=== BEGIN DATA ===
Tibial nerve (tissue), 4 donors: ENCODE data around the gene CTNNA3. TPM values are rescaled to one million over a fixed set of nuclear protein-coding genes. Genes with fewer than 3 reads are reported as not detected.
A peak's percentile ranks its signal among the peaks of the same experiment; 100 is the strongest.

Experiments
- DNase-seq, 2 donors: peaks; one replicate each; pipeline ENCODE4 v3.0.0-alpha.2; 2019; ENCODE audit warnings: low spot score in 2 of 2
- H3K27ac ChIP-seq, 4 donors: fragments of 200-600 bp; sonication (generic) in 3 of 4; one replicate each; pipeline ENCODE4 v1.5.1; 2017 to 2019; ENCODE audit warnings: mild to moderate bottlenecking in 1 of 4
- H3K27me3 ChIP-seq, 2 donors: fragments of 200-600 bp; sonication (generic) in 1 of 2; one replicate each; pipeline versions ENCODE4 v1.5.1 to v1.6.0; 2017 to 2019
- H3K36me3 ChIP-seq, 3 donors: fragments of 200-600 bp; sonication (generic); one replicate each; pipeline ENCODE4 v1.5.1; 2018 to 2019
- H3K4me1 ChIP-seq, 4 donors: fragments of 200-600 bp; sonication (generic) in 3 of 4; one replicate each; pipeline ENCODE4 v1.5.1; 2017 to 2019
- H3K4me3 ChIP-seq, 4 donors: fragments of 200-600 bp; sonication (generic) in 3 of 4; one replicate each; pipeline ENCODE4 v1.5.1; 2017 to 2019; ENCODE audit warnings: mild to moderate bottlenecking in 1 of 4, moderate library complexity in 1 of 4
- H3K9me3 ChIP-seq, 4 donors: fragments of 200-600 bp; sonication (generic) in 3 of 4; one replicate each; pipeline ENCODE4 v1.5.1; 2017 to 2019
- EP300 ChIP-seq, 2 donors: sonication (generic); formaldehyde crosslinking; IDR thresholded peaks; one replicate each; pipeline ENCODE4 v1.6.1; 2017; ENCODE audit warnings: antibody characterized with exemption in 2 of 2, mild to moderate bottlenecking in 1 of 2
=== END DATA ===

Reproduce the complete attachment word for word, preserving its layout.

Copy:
Tibial nerve (tissue), 4 donors: ENCODE data around the gene CTNNA3. TPM values are rescaled to one million over a fixed set of nuclear protein-coding genes. Genes with fewer than 3 reads are reported as not detected.
A peak's percentile ranks its signal among the peaks of the same experiment; 100 is the strongest.

Experiments
- DNase-seq, 2 donors: peaks; one replicate each; pipeline ENCODE4 v3.0.0-alpha.2; 2019; ENCODE audit warnings: low spot score in 2 of 2
- H3K27ac ChIP-seq, 4 donors: fragments of 200-600 bp; sonication (generic) in 3 of 4; one replicate each; pipeline ENCODE4 v1.5.1; 2017 to 2019; ENCODE audit warnings: mild to moderate bottlenecking in 1 of 4
- H3K27me3 ChIP-seq, 2 donors: fragments of 200-600 bp; sonication (generic) in 1 of 2; one replicate each; pipeline versions ENCODE4 v1.5.1 to v1.6.0; 2017 to 2019
- H3K36me3 ChIP-seq, 3 donors: fragments of 200-600 bp; sonication (generic); one replicate each; pipeline ENCODE4 v1.5.1; 2018 to 2019
- H3K4me1 ChIP-seq, 4 donors: fragments of 200-600 bp; sonication (generic) in 3 of 4; one replicate each; pipeline ENCODE4 v1.5.1; 2017 to 2019
- H3K4me3 ChIP-seq, 4 donors: fragments of 200-600 bp; sonication (generic) in 3 of 4; one replicate each; pipeline ENCODE4 v1.5.1; 2017 to 2019; ENCODE audit warnings: mild to moderate bottlenecking in 1 of 4, moderate library complexity in 1 of 4
- H3K9me3 ChIP-seq, 4 donors: fragments of 200-600 bp; sonication (generic) in 3 of 4; one replicate each; pipeline ENCODE4 v1.5.1; 2017 to 2019
- EP300 ChIP-seq, 2 donors: sonication (generic); formaldehyde crosslinking; IDR thresholded peaks; one replicate each; pipeline ENCODE4 v1.6.1; 2017; ENCODE audit warnings: antibody characterized with exemption in 2 of 2, mild to moderate bottlenecking in 1 of 2